Herbs & Spices

Showing 1–12 of 42 results

  • Anise Myrtle

    From: $19.69
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    Anise Myrtle grows in the sub-tropical rainforest regions of eastern Australia and is related to the lemon myrtle tree. Indigenous Australians traditionally use Anise Myrtle to flavour food and to make a revitalising beverage.

    With a distinct aniseed-licorice flavour, this dried Anise Myrtle leaf from Northern NSW has an essential oil profile comparable to true aniseed. Use it as a Bushfood substitute in any dish that you would normally flavour with Aniseed.

    Anise Myrtle can be used wherever you use Star Anise, Fennel or aniseed liqueur to give a great aniseed-licorice flavour to your recipes and hot drinks.

    Steep 1-2 teaspoons of Anise Myrtle in boiled water for several minutes to create a refreshing herbal tea, add it to you favourite Chai blend in place of Star Anise, or pop a pinch into your favourite hot chocolate recipe.

    Anise Myrtle is a wonderful Bushfood addition to any spice blend – to use in curries and hotpots, or combined with seeds for dipping with crusty bread and oil. Add a little to a stir fry – delicious with chilli and seafood, a perfect accompaniment for pork. Toss vegetables in Anise Myrtle and coconut or olive oil before roasting, or sprinkle over any salad for a tasty aniseed lift. Great in dips, salad dressings and hot sauces.

    Replace aniseed liqueurs in savoury or sweet recipes with Anise Myrtle for a truly delightful alcohol free licorice flavour. Anise Myrtle adds a unique flavour to fresh baked bread, muffins and cookies, and is truly wonderful in rich fruit cakes and steamed winter puddings.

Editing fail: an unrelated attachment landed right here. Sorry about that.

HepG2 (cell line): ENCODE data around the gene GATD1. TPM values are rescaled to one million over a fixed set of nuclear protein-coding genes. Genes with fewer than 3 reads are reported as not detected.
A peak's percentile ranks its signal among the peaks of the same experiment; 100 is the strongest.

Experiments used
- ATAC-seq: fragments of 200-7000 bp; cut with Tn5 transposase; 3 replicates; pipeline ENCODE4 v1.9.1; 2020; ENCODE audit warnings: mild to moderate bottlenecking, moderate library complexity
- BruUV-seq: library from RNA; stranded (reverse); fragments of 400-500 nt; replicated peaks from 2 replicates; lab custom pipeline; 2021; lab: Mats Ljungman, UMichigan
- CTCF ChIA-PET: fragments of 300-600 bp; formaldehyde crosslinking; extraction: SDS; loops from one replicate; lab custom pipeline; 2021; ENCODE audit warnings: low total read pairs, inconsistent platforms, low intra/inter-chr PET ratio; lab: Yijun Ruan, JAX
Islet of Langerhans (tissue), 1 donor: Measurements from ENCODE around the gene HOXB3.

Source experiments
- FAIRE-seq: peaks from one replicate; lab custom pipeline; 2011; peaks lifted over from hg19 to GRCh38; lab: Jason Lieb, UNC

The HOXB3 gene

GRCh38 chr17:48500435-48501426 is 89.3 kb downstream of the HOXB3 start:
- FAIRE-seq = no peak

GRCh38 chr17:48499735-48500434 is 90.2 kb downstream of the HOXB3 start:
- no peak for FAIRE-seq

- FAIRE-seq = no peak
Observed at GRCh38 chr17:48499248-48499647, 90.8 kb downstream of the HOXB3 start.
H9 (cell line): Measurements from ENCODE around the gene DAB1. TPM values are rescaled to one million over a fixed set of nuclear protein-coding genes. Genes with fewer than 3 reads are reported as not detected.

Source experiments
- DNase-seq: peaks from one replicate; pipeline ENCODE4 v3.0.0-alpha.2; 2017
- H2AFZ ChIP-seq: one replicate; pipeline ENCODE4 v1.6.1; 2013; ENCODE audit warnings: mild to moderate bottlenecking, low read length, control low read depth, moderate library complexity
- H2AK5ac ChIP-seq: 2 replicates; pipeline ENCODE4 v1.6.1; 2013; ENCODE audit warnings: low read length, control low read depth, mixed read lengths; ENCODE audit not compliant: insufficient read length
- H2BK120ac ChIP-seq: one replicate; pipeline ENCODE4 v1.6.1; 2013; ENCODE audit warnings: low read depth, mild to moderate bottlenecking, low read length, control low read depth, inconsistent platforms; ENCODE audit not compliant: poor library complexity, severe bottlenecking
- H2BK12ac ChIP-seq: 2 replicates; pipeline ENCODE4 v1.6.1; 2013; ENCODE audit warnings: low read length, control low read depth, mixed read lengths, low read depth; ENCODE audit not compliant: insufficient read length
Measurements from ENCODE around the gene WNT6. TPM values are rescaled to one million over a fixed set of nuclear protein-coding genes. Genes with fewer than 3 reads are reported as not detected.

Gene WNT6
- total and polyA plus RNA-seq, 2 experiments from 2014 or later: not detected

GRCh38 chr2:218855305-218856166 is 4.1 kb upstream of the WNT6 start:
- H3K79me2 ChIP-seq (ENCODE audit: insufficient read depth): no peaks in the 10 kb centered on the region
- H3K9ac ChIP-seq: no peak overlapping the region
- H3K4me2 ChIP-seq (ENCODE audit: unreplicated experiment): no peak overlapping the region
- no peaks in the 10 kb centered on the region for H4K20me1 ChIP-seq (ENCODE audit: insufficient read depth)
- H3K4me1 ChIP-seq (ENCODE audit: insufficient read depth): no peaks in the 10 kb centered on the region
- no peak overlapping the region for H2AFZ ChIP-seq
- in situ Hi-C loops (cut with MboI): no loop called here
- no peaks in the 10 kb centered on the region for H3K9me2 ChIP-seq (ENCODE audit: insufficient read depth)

Ingredients:

    Anise Myrtle (Backhousia anisata), dried and ground.

    5% of all Bush Tucker Sales Proudly Donated to Outback Community Projects

  • Bay Leaves

    From: $2.10
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  • Brown Mustard Seeds

    From: $0.80
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    Mustard seeds are from the mustard plant, which is a cruciferous vegetable related to broccoli, Brussels sprouts and cabbage. Brown mustard has a pungent taste and is the type used to make Dijon mustard. These seeds are preferred over yellow in many Indian and African dishes for their heat.

    How to Use:

    The whole seeds lack aroma but as you crush and cook with them their punchy, nutty flavour is quickly released. Brown and black mustard seeds are favoured in Indian cooking and go particularly well with fish. In India, whole brown seeds are fried in oil until a popping sound is heard. This gives the seeds a nutty flavour, important in many vegetarian dishes.


  • Cayenne Pepper

    From: $1.07
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    Cayenne pepper powder comes from red hot chilli peppers.  This spice is Hot and spicy and adds zest and flavour to a variety of dishes.

    How to Use:

    You can add cayenne pepper to your salad dressings, soups, stir-fries, curry dishes, and pretty much all lentil, wholegrain and vegetable dishes. You can also add a teaspoon of it to a glass of water to create a daily tonic.